Correction appended: Please consult a physician before adding almonds to your diet, as people with peanut allergies commonly have a tree nut allergy, which includes almonds.
In the past few years, Americans have seen a surprising number of food contamination incidents. Most recently, 46 states reported the appearance of salmonella in peanut products, which was followed by a massive recall of baked goods, dressings, ice cream and pet food products, to name a few. The FDA has a current list of more than 2,000 products, which tainted peanuts from the Peanut Corporation of America in Blakely, Ga adversely affected. With this information in hand, I began thinking about all the delicious ways I use peanut butter in baking or when concocting salad dressings or sauces for sautéed vegetables. How could I get by without using this rich, flavorful nut? Then the obvious solution came to mind: almonds.
You can use almonds in every way as peanuts, whether making a paste for almond butter or using the oil to cook or infuse a dish. I have often used almond flour when baking for my gluten-intolerant friends, too. It gives everything a nice little kick that peanuts often don't, and for people who like a certain nuttiness in dishes, it's a great replacement, especially now that there has been such a considerable warning against peanuts.
Almonds also offer great health benefits. For years, informed folks have taught us that peanuts are a great alternative protein. However, almonds contain as much protein and are high in monosaturated fat, also known as the good stuff. They are also a source of vitamin E, which encourages shiny nails and hair. So, rather than seeking a supplement, consider adding more almonds to your diet. They are an easy addition to salads, and many brands produce "bold flavor" almonds that are delicious enhancements to lettuces.
So where do you start with using almonds other than throwing a few into your greens? I first began adding toasted slivered almonds to steamed green beans, giving the dish a subtle nutty flavor and a slight crunch. Another simple way to cook with almonds is by using the paste for macaroons and—my favorite way—for the basis of tarts. One of my favorite culinary adventures involves a tart made of almond paste, softly baked pears and rosemary infused chocolate. But that is a recipe for another time.
While at heart I am a baker, I also have a few entrée staples of which I am particularly fond. One of these is a modified Thai-style rice and vegetables dish. I usually use peanut butter for the sauce, but almond butter is a splendid replacement, especially when combined with the other ingredients.
For this dish, remember that when it comes to vegetables, fresher is better. Also, this recipe includes tofu, but you could use any protein you like and it would taste delicious. I usually marinate my drained and cubed tofu in Bragg's Liquid Aminos (or soy sauce), lime juice and minced garlic for a couple of hours in the fridge beforehand. That's really the only prep work you need to do before throwing everything into the pan. The one thing that brings the entire dish together, though, is the spicy almond sauce. It makes the whole experience seem richer than it actually is, knowing that you are giving yourself a healthy alternative to heavy meals that aren't as heart-healthy as this one is.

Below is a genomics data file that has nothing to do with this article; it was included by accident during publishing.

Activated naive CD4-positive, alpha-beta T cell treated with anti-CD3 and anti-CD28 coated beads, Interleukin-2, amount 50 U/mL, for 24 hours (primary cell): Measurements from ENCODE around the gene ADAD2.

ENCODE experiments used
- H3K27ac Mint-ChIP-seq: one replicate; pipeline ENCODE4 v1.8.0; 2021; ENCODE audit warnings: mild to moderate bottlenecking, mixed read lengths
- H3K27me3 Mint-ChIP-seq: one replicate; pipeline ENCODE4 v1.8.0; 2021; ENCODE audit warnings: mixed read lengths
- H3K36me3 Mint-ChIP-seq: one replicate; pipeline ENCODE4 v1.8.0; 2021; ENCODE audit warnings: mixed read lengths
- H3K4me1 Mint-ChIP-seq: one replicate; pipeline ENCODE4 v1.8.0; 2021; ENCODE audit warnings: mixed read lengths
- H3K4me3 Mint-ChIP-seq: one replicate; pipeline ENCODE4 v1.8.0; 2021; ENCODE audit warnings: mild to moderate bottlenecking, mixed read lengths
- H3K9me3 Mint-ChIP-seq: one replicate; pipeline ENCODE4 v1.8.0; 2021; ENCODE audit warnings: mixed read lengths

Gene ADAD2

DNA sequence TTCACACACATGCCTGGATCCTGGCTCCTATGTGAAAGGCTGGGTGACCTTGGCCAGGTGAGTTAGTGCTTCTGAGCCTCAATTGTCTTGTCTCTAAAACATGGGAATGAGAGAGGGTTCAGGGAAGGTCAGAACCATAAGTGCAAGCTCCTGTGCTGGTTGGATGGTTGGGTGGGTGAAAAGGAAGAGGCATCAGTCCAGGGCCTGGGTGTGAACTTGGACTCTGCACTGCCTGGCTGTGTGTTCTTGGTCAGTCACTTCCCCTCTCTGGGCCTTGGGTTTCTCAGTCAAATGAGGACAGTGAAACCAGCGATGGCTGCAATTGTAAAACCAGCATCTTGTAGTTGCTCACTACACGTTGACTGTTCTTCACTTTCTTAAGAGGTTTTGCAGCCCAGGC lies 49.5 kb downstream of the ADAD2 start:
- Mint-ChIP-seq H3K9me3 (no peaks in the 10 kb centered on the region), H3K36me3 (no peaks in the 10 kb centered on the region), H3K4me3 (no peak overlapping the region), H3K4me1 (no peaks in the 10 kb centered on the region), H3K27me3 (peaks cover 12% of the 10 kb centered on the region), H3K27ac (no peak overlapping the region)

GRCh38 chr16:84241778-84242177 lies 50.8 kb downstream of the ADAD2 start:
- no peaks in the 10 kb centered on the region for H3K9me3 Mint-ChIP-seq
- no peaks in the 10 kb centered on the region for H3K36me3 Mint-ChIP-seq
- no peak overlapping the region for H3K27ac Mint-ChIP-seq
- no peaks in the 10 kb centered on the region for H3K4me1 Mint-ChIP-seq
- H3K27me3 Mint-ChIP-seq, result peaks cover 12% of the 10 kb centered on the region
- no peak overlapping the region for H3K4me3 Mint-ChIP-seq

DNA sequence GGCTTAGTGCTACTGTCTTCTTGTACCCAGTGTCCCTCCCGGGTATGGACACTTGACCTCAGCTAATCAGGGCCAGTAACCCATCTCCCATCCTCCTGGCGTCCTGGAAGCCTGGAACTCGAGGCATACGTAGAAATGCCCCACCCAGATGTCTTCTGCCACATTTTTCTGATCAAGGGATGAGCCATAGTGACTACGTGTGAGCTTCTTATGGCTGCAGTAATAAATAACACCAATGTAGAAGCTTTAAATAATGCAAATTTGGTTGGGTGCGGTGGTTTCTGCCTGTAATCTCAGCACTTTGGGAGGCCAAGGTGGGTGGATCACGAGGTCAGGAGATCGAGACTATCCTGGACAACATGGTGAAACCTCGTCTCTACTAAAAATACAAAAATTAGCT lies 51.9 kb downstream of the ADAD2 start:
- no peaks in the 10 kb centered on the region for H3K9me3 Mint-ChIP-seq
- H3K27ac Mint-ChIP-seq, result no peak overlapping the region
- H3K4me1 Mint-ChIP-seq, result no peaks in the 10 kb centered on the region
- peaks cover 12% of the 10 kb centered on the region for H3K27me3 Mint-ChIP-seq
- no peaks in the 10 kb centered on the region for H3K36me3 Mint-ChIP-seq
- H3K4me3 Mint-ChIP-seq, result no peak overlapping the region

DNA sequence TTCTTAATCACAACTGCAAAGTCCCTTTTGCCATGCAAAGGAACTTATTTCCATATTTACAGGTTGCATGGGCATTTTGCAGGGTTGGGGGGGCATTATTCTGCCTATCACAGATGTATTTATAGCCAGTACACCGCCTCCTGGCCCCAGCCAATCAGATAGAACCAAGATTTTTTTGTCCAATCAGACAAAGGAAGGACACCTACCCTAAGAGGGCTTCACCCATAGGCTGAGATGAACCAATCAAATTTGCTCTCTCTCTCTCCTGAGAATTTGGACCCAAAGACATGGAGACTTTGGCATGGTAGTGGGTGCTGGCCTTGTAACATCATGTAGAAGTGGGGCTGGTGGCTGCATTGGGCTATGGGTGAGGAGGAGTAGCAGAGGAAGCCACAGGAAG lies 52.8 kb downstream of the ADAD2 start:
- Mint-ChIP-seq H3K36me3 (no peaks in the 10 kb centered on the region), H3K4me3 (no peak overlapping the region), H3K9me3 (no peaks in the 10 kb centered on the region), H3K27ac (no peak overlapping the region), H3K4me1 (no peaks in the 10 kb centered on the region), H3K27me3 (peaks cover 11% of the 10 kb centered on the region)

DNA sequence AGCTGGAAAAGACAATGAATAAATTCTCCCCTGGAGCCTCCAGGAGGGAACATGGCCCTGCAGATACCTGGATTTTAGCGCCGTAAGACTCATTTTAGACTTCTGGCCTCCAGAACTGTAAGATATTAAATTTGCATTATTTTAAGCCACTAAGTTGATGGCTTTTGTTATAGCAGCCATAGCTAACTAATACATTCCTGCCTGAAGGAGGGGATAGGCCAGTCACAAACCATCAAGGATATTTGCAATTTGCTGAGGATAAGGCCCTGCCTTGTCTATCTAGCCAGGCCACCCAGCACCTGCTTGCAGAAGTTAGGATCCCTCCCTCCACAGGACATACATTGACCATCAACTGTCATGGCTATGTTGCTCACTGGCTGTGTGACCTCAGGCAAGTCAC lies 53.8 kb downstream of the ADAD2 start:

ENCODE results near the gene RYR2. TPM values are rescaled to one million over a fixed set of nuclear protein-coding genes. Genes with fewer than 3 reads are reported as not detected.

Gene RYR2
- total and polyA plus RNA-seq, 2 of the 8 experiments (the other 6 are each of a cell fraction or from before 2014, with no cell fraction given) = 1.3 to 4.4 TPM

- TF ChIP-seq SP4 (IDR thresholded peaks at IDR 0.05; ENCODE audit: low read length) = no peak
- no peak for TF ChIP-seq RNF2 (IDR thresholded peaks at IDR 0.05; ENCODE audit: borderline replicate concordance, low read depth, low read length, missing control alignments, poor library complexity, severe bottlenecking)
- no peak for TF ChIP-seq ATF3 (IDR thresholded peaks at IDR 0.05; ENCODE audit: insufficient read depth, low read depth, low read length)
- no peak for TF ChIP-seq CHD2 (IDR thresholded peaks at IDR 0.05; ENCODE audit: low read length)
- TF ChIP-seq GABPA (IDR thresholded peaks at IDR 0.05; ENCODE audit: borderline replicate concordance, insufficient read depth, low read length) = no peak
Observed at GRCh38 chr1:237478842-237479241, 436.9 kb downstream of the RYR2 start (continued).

Thai-style Rice and Veggies
1 teaspoon sesame oil
1 cup brown rice
2 cups water
1 tablespoon mild oil (canola or safflower)
1 cup chopped sweet onion
3 garlic cloves, minced
1 cup chopped carrots
2 cups roughly chopped green beans
2 cups broccoli pieces
Bunch of cilantro
1 package marinated and cubed tofu (see story)
2 heaping tablespoons almond butter
8 ounces coconut milk
1/4 cup Bragg's Liquid Aminos or soy sauce
Sriracha chili sauce, to taste
Prepare rice according to directions on the packaging. I always begin by heating sesame oil and lightly coating and toasting rice before adding the liquid. While it cooks, heat oil on medium-high heat in a large skillet or wok. Add minced garlic and onions and cook until onions start to become clear. Add beans, carrots and broccoli, constantly stirring to coat, and add a pinch or two of salt. Add a tablespoon of water and cover for 2 minutes to lightly steam broccoli and beans, reducing heat to medium. Empty pan into a large bowl or dish. Add more oil as need to cook tofu.
Empty container of tofu into heated oil, turning on all sides until lightly golden brown. Add tofu to bowl. Remember to check your rice.
For the sauce, add almond butter, coconut milk, Aminos (or soy sauce) and sriracha (a little goes a long way) to a small saucepan over medium heat. While constantly stirring, reduce heat to low until you have a smooth sauce. Remove from heat and either toss with veggies and tofu or leave aside as a condiment.
I haven't tried mixing almond butter with coconut milk in a sauce before. Sounds good. I love nuts in cooking. Why just this morning I had oatmeal topped with toasted walnuts and freshly cooked apples chunked with cinnamon. Yum.